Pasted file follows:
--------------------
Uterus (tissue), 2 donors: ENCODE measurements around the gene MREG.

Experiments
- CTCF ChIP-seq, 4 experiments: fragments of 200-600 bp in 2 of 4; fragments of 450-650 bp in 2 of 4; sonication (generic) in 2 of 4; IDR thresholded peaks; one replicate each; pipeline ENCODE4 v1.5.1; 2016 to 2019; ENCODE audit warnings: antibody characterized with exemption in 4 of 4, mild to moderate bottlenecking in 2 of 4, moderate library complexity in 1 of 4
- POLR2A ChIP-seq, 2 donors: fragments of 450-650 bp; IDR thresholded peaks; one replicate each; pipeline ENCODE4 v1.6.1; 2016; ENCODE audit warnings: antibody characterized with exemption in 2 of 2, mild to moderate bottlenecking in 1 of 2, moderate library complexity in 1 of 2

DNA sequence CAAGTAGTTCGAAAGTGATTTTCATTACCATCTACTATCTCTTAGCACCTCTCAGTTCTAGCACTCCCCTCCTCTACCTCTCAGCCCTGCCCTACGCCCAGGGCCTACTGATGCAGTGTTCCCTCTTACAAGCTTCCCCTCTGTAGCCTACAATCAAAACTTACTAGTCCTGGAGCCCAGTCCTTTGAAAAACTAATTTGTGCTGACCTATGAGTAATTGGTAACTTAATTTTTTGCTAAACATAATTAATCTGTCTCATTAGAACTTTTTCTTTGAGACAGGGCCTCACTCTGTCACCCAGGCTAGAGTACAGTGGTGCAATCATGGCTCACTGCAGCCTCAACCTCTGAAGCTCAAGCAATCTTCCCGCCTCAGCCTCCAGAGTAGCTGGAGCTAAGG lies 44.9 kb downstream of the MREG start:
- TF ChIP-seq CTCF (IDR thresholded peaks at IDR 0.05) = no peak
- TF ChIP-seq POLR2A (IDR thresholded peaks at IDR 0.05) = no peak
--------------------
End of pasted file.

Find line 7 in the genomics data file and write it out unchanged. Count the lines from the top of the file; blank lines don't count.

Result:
- TF ChIP-seq POLR2A (IDR thresholded peaks at IDR 0.05) = no peak